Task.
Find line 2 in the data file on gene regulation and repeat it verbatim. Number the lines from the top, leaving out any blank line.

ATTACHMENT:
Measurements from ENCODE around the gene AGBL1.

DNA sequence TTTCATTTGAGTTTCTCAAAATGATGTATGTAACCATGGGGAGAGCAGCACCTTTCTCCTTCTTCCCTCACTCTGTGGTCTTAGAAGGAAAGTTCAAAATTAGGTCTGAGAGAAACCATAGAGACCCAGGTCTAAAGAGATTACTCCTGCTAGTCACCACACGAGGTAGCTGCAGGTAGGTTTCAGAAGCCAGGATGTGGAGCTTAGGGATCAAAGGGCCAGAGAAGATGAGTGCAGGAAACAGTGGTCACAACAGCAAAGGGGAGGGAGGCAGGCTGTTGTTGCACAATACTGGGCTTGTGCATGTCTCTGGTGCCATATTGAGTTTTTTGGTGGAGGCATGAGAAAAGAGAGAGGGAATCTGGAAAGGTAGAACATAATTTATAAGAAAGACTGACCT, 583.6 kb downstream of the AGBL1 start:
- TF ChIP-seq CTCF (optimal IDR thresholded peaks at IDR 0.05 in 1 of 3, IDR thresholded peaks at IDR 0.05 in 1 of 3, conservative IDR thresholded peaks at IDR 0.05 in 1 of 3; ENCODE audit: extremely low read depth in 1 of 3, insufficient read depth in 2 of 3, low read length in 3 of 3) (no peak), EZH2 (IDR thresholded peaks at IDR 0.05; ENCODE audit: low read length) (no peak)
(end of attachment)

DNA sequence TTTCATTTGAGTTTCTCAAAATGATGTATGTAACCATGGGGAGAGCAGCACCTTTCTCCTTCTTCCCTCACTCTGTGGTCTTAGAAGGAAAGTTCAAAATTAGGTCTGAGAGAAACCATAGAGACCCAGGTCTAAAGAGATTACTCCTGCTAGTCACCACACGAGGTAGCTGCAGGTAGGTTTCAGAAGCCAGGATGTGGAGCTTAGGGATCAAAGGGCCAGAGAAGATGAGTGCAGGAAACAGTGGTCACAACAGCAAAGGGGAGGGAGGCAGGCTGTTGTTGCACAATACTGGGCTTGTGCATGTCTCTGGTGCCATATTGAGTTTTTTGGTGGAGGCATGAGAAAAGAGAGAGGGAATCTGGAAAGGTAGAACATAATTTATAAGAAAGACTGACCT, 583.6 kb downstream of the AGBL1 start: